The Corner


Kate Spade, R.I.P.

Kate Spade arrives at the Council of Fashion Designers of America awards in New York on June 2, 2003, at the New York Public Library. (Chip East/Reuters)

“She tucked her coral lipstick away and floated back to the party.”

When I graduated from college this spring, my mother bought me the baby blue Kate Spade handbag she had witnessed me gush over in the Macy’s purse department for the months prior as a gift. It’s a simple and sophisticated design, with the classic pebbled leather that’s modest but would still seamlessly accent any outfit selection. My Kate Spade purse would be my sleek, stylish sidekick whether I was dressed in a drab outfit I had hastily put together before almost missing my bus to work, or if I was wearing a tulle-adorned cocktail dress. Her designs celebrate the whimsy and wit of femininity in any setting, and cradle everything that reminds me that I’m an ambitious woman who works and plays — my car keys, my work ID, my ruby red lipstick.

I credit the Kate Spade New York brand with having changed my preconception of New York City. Her designs inspired me to see New York through a different lens, and no longer as the vulgar and intimidating city that outsiders would have me believe was real before I moved there. There’s a common stereotype that New Yorkers love the stark colors and designs of “business professional” clothing, which brings to mind the dullness of black and navy that can often rob a woman of her vibrancy and individuality. Kate Spade challenged this with her pink tweed skirt and blazer ensembles and fruit-patterned dresses that allowed women like myself to put their femininity on display regardless of atmosphere. I fell in love with the New York City working woman image that her brand created for me. Women can be powerful while shrouded in pink in a city that prefers black.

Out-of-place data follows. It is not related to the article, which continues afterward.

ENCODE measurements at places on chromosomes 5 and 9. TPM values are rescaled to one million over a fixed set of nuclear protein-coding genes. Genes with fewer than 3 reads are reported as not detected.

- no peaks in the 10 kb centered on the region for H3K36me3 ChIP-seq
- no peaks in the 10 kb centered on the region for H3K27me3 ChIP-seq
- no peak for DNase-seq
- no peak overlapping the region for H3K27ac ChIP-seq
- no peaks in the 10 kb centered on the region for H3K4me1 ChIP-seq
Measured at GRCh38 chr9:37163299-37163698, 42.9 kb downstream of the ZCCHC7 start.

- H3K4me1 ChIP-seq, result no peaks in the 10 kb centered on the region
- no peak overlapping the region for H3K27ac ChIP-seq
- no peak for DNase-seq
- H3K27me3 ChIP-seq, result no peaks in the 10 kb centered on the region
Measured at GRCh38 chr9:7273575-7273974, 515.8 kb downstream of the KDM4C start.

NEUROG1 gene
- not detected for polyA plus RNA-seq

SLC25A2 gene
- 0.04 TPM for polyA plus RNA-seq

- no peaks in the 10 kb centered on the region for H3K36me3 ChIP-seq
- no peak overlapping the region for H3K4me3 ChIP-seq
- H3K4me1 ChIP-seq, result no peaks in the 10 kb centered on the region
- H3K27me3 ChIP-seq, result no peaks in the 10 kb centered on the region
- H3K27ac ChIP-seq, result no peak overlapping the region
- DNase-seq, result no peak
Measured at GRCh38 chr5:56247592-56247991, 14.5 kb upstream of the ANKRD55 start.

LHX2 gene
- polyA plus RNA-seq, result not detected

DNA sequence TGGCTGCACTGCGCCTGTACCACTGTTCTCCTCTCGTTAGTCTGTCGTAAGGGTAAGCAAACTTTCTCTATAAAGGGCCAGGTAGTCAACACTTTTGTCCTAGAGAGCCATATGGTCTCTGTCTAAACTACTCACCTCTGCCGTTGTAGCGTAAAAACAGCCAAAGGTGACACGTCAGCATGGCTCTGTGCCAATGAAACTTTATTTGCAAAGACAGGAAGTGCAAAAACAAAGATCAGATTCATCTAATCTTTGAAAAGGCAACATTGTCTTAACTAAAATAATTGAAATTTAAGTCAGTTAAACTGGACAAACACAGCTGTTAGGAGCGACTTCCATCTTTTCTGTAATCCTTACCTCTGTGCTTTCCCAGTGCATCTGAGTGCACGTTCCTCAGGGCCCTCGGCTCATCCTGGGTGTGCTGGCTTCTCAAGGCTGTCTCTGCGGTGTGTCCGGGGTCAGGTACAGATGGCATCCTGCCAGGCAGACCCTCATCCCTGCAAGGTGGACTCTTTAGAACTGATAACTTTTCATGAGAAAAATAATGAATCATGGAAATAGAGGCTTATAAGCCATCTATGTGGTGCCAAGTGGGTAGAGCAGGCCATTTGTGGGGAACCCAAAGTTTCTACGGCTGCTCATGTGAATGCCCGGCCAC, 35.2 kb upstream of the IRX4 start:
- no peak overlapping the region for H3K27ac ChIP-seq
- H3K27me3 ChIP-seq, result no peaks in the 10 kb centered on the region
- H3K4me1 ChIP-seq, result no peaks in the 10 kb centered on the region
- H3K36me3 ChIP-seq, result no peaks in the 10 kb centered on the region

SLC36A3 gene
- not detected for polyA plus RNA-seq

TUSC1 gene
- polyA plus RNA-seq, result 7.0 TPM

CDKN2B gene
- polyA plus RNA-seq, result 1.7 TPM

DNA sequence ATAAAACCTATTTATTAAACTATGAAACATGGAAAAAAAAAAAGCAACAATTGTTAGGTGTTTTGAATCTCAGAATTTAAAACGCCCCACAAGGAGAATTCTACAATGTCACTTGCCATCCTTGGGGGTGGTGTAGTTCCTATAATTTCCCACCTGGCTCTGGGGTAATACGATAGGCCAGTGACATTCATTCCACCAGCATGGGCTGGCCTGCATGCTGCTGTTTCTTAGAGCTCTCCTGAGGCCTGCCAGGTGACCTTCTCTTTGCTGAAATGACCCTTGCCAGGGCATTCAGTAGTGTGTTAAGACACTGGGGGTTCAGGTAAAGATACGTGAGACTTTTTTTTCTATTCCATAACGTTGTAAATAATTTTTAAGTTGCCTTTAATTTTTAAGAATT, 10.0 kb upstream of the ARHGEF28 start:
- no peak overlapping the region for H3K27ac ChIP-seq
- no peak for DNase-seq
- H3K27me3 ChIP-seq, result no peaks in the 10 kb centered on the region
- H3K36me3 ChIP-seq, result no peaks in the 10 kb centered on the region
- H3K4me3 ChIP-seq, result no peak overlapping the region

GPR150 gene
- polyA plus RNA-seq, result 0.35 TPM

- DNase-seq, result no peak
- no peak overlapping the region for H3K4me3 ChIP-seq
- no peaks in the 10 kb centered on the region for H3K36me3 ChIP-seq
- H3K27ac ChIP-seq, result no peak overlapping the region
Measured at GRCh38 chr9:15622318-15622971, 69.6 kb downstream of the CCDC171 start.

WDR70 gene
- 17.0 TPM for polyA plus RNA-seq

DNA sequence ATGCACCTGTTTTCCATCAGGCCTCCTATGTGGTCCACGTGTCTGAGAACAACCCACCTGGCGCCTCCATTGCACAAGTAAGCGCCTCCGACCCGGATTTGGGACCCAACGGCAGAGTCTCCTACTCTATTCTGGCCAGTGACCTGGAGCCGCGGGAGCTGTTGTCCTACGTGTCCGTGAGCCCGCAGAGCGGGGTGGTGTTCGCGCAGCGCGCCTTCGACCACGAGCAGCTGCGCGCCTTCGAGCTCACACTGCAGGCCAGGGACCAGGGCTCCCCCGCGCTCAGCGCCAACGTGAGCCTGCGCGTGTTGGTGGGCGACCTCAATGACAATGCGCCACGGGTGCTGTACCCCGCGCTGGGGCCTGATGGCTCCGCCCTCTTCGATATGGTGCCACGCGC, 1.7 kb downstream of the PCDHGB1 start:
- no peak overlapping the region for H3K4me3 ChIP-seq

She empowered me and thousands of other girls and women to clink our champagne glasses in a toast to our femininity.

I was shocked and saddened upon hearing the news on Tuesday that Spade had passed away from suicide. Her untimely death is a reminder that all that glitters is not gold — as with many celebrity suicides, we are left wondering what was occurring out of the public eye. The glamourous and darling world that the Kate Spade New York brand created has a reality where we’re forced to face not only the vulgar and intimidating, but the agonizing and cruel. The world can be gray and harsh rather than pink and pretty, and not even a wildly successful career can exempt someone from suffering through gloom and anguish.

On social media, hundreds of women are reflecting on the time that they received their first Kate Spade purse, including Chelsea Clinton, who received hers from her grandmother upon graduating from college. Spade did more than manufacture a utilitarian object — she designed an idea and a memory.

Today, my Kate Spade purse is a somber memory.

Rest in Peace.

NOW WATCH: ‘Fashion Designer Kate Spade Found Dead in New York City’


Marlo Safi is a Pittsburgh-based writer and a former Collegiate Network fellow with National Review.


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